CIPFA has this month, issued a consultation on its proposals to strengthen The Prudential Code for Capital Finance in Local Authorities (2017). This follows the completion of HMTs consultation on Public Works Loan Board (PWLB) borrowing the results of which were published at the end of 2020 and which limit access to the PWLB for local authorities found to have engaged in controversial debt-for-yield activities. Bevan Brittan reported on the PWLB reform last month.
The proposed shake-up of the Prudential Code follows the lead of PWLB reform by clarifying the misinterpretation of the existing rules that has left some authorities over extended and clarifying restrictions on borrowing to fund purchases solely to make an investment return: “debt-for-yield”. Local authorities should have regard to the Prudential Code in formulating their capital investment plans and therefore the updates might help to clarify some of the less clear elements of the changes to the PWLB borrowing rules.
The consultation focuses on six main areas of change to the Prudential Code:
- Amendment of paragraph 45 of the Prudential Code to clearly sate that borrowing for debt-for-yield investment is prohibited unless incidental to the main function e.g. regeneration
- Ensuring commercial investment is consistent with statutory provisions, is proportionate to service and revenue budgets and is consistent with effective treasury management practice
- Updated requirements to assess the affordability of commercial activity within local authority capital strategies
- New objectives of sustainability and a requirement that capital expenditure is consistent with corporate objectives e.g. diversity and innovation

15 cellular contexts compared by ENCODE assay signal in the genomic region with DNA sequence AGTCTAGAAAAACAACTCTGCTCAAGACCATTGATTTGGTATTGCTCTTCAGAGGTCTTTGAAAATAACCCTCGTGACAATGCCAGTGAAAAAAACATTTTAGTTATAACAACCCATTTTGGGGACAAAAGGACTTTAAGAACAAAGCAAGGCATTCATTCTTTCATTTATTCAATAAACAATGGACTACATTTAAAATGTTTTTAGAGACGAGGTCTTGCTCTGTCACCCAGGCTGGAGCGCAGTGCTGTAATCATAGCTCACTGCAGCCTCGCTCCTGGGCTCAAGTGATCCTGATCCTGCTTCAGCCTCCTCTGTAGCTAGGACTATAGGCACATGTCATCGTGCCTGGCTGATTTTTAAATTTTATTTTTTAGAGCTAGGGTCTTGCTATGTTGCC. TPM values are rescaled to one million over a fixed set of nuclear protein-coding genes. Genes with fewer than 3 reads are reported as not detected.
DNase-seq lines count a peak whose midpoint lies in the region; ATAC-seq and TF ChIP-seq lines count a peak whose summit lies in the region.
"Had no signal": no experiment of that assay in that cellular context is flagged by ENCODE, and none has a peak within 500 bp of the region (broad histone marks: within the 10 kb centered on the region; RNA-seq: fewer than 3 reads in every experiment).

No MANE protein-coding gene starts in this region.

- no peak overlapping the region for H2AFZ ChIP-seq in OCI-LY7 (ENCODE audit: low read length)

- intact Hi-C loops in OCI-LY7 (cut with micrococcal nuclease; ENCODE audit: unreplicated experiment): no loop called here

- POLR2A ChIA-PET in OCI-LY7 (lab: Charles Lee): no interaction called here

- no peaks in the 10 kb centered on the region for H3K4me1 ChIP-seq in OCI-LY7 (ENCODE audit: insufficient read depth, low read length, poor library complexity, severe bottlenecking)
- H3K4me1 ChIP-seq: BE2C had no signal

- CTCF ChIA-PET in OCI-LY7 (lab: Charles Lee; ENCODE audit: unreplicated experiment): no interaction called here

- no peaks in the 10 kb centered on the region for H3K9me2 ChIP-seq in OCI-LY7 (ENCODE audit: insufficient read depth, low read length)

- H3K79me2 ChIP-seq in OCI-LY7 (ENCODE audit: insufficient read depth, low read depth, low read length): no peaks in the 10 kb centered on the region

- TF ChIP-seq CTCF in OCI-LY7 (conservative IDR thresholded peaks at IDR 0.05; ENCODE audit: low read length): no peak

- New prudential indicators on affordability - external debt to net service expenditure (NSE) ratio, and commercial income to net service expenditure
- A new liability benchmark aimed at the promotion of good practice and understanding of debt management by local authorities in relation to capital investment.
The consultation is likely to be welcomed by most but may also been seen as unhelpful to those making well-considered attempts to tackle changes to budgetary cuts through commercial investment that might otherwise leave them short without such innovation.
If we are re-imagining a post-Covid world in which local authorities demonstrate community leadership and seek to support the local economy through economic, social and environmental regeneration and development of infrastructure and housing to meet the needs of the local population, they will certainly need to borrow to fund that local development. The proposed changes to the Prudential Code aim to clarify the decision making process when entering into such arrangements and identify areas outside the discretionary powers of local authorities.
Overall, the market remains buoyant for local authorities seeking to raise finance in the capital markets as they are quite rightly considered safe and secure borrowers. These new clarifications will focus the attention of authority decision makers and lenders on ensuring borrowing and investment is properly considered with less scope for stand-alone investment in commercial property and more focus on what outcomes can be achieved for the local economy and long term sustainability, over and above just commercial return.
Responses to the consultation are sought by 12 April 2021.